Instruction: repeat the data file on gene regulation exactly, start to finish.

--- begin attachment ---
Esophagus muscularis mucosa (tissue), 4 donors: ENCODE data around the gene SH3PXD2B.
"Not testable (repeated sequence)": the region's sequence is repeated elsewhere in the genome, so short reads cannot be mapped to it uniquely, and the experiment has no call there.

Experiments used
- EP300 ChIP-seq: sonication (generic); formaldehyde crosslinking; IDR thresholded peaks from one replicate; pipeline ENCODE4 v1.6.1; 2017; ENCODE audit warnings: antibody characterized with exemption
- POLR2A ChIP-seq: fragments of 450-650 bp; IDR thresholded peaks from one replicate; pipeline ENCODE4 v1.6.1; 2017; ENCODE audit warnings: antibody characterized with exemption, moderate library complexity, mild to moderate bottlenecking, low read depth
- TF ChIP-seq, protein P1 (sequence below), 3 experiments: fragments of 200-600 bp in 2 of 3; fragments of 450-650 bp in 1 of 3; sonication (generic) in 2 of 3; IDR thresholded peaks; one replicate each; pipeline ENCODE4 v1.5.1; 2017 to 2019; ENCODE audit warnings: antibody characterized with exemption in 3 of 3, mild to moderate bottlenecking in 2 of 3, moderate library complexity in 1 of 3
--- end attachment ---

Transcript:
Esophagus muscularis mucosa (tissue), 4 donors: ENCODE data around the gene SH3PXD2B.
"Not testable (repeated sequence)": the region's sequence is repeated elsewhere in the genome, so short reads cannot be mapped to it uniquely, and the experiment has no call there.

Experiments used
- EP300 ChIP-seq: sonication (generic); formaldehyde crosslinking; IDR thresholded peaks from one replicate; pipeline ENCODE4 v1.6.1; 2017; ENCODE audit warnings: antibody characterized with exemption
- POLR2A ChIP-seq: fragments of 450-650 bp; IDR thresholded peaks from one replicate; pipeline ENCODE4 v1.6.1; 2017; ENCODE audit warnings: antibody characterized with exemption, moderate library complexity, mild to moderate bottlenecking, low read depth
- TF ChIP-seq, protein P1 (sequence below), 3 experiments: fragments of 200-600 bp in 2 of 3; fragments of 450-650 bp in 1 of 3; sonication (generic) in 2 of 3; IDR thresholded peaks; one replicate each; pipeline ENCODE4 v1.5.1; 2017 to 2019; ENCODE audit warnings: antibody characterized with exemption in 3 of 3, mild to moderate bottlenecking in 2 of 3, moderate library complexity in 1 of 3